It also said agencies with responsibilities relating to drug misuse should monitor the international situation and share available UK data. Additionally, it noted that the government should commission research at a local and national level into the prevalence of fentanyl and fentanyl analogues in drug seizures and when people are taken to hospital after taking heroin.

A Home Office spokesperson said: “We are grateful to the ACMD for this report, which we will consider carefully.

“We have already commissioned a major independent review of drugs, looking at a wide range of issues, including enforcement, to inform our thinking about what more can be done to tackle harm from drugs.

“We are also moving at pace to recruit 20,000 extra police officers to fight all forms of crime and have launched a review of serious and organised crime to consider the powers, capabilities, governance and funding required to bolster our response to today’s threats, including drugs.”

Pollution, populism and presidentials…

… will these define the 2020s? This has been a turbulent decade across the world – protest, austerity, mass migration. The Guardian has been in every corner of the globe, reporting with tenacity, rigour and authority on the most critical events of our lifetimes. At a time when factual information is both scarcer and more essential than ever, we believe that each of us deserves access to accurate reporting with integrity at its heart.

We have upheld our editorial independence in the face of the disintegration of traditional media – with social platforms giving rise to misinformation, the seemingly unstoppable rise of big tech and independent voices being squashed by commercial ownership. The Guardian’s independence means we have the freedom to set our own agenda and voice our own opinions. Our journalism is free from commercial and political bias – never influenced by billionaire owners or shareholders. This makes us different. It means we can challenge the powerful without fear and give a voice to those less heard.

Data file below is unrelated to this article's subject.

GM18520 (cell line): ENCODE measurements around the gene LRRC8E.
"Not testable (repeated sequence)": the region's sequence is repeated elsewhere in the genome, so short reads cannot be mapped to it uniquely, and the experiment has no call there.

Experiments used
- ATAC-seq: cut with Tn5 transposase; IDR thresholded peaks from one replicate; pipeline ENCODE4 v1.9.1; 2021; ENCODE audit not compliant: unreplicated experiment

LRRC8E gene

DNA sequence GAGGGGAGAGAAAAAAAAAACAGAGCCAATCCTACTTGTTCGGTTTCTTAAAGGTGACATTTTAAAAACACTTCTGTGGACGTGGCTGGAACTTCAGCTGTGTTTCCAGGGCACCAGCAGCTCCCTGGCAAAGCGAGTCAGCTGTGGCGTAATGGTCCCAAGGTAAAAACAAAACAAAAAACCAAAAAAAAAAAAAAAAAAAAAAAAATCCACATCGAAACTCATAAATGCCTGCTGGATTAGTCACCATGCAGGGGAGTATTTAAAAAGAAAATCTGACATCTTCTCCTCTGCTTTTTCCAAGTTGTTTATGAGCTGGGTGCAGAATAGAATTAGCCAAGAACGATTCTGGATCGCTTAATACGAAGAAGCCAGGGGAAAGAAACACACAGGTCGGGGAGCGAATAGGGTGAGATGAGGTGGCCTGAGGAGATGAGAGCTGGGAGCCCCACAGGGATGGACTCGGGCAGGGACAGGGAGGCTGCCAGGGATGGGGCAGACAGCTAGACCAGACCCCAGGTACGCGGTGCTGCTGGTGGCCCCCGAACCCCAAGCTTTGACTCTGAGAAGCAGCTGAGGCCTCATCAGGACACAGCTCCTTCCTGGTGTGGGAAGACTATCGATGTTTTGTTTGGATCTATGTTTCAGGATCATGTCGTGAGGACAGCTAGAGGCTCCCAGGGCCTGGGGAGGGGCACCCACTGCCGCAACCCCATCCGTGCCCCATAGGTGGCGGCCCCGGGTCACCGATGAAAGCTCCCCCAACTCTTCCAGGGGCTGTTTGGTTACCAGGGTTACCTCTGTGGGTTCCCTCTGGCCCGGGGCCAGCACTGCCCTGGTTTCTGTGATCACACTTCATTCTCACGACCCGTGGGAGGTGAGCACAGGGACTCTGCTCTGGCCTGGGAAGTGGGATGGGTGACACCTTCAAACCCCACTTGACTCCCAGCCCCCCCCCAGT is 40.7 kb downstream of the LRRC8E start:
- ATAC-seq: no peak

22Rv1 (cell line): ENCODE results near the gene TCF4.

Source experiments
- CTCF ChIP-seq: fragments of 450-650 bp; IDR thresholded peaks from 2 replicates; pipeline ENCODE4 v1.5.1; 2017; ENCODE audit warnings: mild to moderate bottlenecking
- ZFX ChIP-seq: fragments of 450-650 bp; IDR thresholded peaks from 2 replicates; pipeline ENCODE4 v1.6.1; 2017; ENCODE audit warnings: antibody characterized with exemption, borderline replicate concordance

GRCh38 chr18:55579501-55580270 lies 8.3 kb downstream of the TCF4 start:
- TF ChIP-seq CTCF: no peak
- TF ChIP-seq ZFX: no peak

None of this would have been possible without our readers’ generosity – your financial support has meant we can keep investigating, disentangling and interrogating. It has protected our independence, which has never been so critical. We are so grateful.

More people than ever before are reading and supporting our journalism, in more than 180 countries around the world. And this is only possible because we made a different choice: to keep our reporting open for all, regardless of where they live or what they can afford to pay.

As we end 2019 and enter a new decade, we hope you will consider offering us your support. We need this so we can keep delivering quality journalism that’s open and independent. And that is here for the long term. Every reader contribution, however big or small, is so valuable.

[“source=theguardian”]